By using the CIR and microsurfacing, the county was able to save approximately 25 percent compared to a conventional cold mill and overlay with 1.5 inches of hot mix. Pavement Recycling Systems estimates the CIR process saved 334 offsite truck trips, eliminated more than 12,523 truck miles, saved 4,420 tons of virgin aggregates and almost 200 barrels of oil. The energy savings was at least 32 percent compared to a hot mix alternative.
“When we can fix the cause of the problem, but still save money and minimize the impact to the environment, that’s what I call a perfect green solution,” says Diaz.
“One of the things that made this project so fantastically successful was the teamwork between the county, the suppliers, and the contractors,” says Ford.
Rocky Mountain Hot
For Colorado’s State Highway 141, CDOT goes with HIR
by Daniel Brown, Contributing Editor
State Highway 141 south of Grand Junction, Colo., was in pretty rough shape. Sections had rutted, and there was both fatigue cracking and alligator cracking. The rural asphalt roadway had served for 25 to 30 years with only chip seals and some patching to maintain it.
To rehabilitate Highway 141 last summer, the Colorado Department of Transportation (CDOT) elected to use hot-in-place recycling on the top 2 inches followed by a 2-inch hot-mix asphalt overlay. By heating, remixing and repaving the top 2 inches of the existing roadway, CDOT figures it saved 38 percent – compared to cold milling the top 2 inches and replacing it with a new asphalt overlay.
“At the time we were looking at paying $600 to $700 per ton of PG 64-22 liquid asphalt cement,” says Devin Ray, CDOT project engineer. “That put our cost for new hot mix at $60 per ton. So it cost us $11.65 per square yard for the 2 inches of asphalt overlay. By comparison, the hot-in-place recycling – including the virgin mix that we added – cost $7.27 per square yard. So that’s a 38-percent savings right there. And we got a rehabilitated road that is structurally comparable to all-new asphalt.”
Lee Smith, president of the hot-in-place recycling (HIR) subcontractor Paveover, Albuquerque, N.M., says Highway 141 recycled well. “You’ve got to use the right process on the right road at the right time,” he says. “This is a case where they did that. Even if the cost of the hot recycling was the same as cold milling with an overlay, the hot-in-place recycling is a good thing to do. It saves substantial amounts of new aggregates and virgin asphalt.” The general contractor was Mays Construction Specialties in joint venture with United Companies of Mesa County, Colo.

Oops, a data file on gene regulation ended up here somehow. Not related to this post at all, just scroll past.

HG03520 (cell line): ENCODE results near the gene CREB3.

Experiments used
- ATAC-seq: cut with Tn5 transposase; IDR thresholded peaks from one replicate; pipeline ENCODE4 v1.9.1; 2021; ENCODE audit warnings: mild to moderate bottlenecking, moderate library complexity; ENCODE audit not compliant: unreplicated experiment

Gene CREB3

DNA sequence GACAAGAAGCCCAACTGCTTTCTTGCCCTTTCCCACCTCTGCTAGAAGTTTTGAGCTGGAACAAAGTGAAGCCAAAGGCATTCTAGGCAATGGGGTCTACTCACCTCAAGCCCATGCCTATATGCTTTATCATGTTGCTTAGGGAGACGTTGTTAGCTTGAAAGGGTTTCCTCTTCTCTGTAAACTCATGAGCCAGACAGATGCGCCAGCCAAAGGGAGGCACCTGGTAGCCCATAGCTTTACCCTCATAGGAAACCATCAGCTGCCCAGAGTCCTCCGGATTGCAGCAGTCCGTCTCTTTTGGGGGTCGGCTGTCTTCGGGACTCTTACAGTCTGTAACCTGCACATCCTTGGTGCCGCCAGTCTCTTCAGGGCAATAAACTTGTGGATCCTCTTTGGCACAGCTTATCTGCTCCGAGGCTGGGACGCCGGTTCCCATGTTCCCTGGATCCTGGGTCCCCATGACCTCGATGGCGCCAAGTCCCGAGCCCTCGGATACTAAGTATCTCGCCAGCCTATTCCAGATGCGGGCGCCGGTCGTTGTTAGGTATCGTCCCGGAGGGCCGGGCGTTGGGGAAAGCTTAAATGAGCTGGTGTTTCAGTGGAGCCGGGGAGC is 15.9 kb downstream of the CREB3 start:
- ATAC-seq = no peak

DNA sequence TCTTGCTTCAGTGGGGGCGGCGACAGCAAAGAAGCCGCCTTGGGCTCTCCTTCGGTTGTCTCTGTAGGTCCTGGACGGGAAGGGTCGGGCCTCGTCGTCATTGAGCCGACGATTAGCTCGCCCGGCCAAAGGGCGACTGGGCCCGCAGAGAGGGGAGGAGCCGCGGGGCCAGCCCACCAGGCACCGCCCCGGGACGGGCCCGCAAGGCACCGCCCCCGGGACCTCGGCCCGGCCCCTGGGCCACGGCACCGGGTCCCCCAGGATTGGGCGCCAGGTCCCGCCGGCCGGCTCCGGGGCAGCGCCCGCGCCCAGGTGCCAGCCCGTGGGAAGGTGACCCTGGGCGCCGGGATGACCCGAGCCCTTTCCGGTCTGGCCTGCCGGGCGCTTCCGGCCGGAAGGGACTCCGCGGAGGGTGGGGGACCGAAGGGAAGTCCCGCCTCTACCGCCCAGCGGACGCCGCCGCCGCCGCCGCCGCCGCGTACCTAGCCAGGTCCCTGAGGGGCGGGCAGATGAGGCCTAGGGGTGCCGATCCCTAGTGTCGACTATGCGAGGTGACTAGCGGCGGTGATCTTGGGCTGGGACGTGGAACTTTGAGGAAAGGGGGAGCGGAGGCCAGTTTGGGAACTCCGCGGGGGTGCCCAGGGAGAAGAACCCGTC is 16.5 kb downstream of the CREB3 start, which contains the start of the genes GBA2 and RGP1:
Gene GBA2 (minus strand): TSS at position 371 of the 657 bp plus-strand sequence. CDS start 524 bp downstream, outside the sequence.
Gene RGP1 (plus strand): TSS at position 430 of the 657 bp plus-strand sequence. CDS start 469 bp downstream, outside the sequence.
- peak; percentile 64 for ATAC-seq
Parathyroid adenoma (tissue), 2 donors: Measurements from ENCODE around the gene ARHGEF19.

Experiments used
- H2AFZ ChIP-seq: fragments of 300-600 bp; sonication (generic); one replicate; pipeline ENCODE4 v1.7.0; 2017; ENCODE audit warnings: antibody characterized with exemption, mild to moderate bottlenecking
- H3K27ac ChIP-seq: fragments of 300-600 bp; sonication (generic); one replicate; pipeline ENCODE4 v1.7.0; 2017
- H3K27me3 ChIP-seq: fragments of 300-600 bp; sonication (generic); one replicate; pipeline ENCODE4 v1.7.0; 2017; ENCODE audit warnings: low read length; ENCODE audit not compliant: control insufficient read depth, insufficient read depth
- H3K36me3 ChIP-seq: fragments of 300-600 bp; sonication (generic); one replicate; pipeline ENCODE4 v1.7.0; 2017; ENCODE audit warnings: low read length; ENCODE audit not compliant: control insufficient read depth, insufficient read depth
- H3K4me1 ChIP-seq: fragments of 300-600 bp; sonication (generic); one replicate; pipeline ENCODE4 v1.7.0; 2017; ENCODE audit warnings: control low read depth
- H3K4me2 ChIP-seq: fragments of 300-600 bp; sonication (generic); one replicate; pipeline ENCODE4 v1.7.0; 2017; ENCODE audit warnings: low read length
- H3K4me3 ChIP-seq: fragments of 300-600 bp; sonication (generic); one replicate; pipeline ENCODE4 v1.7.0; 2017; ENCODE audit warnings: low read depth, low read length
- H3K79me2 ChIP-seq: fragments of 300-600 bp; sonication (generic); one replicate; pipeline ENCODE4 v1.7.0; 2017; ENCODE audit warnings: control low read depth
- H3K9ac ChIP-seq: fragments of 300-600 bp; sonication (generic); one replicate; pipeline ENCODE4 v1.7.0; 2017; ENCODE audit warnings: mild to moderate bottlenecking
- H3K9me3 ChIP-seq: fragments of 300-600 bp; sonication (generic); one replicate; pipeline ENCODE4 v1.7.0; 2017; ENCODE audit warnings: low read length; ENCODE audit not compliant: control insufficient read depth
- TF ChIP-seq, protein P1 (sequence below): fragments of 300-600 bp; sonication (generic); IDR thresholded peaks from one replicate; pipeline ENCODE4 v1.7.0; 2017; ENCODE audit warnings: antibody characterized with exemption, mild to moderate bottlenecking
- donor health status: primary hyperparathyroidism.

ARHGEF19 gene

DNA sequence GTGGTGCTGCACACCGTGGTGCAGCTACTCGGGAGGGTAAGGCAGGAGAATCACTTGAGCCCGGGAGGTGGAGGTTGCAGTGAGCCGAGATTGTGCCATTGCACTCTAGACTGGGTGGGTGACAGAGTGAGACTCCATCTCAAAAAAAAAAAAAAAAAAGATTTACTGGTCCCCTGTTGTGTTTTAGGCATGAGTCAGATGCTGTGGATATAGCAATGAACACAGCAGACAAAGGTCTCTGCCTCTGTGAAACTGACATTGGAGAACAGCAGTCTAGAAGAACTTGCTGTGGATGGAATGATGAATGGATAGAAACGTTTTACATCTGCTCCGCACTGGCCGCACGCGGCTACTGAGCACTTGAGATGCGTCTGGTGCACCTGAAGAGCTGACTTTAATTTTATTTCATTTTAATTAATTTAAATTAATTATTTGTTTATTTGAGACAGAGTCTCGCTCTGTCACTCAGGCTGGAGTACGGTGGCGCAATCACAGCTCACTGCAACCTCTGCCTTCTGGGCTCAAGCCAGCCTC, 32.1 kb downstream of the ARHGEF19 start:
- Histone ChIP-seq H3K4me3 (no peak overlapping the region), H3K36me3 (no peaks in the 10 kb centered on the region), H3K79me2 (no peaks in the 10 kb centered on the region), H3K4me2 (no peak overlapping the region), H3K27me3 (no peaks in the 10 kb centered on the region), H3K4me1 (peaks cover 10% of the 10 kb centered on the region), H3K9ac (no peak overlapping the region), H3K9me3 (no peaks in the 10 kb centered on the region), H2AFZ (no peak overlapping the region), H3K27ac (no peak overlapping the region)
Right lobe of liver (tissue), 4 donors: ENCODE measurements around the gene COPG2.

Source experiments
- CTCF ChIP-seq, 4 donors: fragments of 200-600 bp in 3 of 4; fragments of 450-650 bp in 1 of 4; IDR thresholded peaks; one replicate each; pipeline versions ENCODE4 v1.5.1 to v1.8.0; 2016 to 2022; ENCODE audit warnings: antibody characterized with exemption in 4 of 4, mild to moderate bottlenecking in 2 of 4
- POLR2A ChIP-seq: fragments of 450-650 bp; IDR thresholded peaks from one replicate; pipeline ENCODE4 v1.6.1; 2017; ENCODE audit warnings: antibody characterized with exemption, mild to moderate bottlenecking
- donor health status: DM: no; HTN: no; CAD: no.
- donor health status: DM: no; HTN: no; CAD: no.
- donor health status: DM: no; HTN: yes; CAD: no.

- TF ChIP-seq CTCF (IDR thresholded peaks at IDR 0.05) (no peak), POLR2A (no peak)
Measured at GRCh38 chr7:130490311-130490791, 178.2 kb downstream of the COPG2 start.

CDOT’s Ray says he likes the in-place heating and remixing process. “I think you can do a lot with your smoothness too, because the recycling train allows you to add virgin mix to smooth out ruts or replace the asphalt in low areas,” says Ray. In fact, Ray says the smoothness and overall quality of the new roadway won an award from the Colorado Asphalt Paving Association – Best Overall Quality for Rural Resurfacing.
The total project consisted of 22 lane miles of two-lane roadway. Paveover performed its HIR on 168,246 square yards of pavement. The first two machines in the HIR train are preheaters. Sometimes only one is needed, but on Highway 141, Paveover used two. Both machines apply intense heat using banks of propane-fueled infrared heaters, says Mike Smith, Paveover project administrator.
The next machine, called the A unit, is a heating-and-milling machine that mills the pavement to a depth of 1 inch and places it into a windrow. “The next thing that happens is that the second heating-and-milling unit shows up and that’s what we call the B unit,” says Mike Smith. “The B unit has a windrow pickup machine that picks up the asphalt from the A unit, heats the milled surface again and mills off 1 more inch. So now we have milled off a total of 2 inches.”
The B unit can also receive virgin hot mix. On the Highway 141 project, Ray estimates that Paveover added an average of about 30 percent virgin asphalt to the total recycled material. The recycled asphalt plus the virgin material, plus any rejuvenator needed, go to a twin-shaft pugmill unit on the rear of the B unit.
Because Highway 141 had received chip seals, that asphalt mixed in well with the recycled material and precluded the need for a rejuvenator.
Ray says that a contributing factor to the project’s award was the smoothness that Paveover and Mays/United achieved. At a minimum, a section of pavement must have a Half-Car Roughness Index (HRI) of 65 inches per mile to receive a smoothness bonus. For an HRI of less than 45, a contractor can win the maximum bonus.
On Highway 141, the contractors received the maximum bonus on many one-tenth-mile segments. And the team averaged 61 inches per mile on the southbound side and 62 on the northbound side. The total of bonuses awarded was $28,000, Ray says.
“You have to look at what process gives you the best life cycle cost,” says Lee Smith. “And on this project, everyone agrees that we got it right.”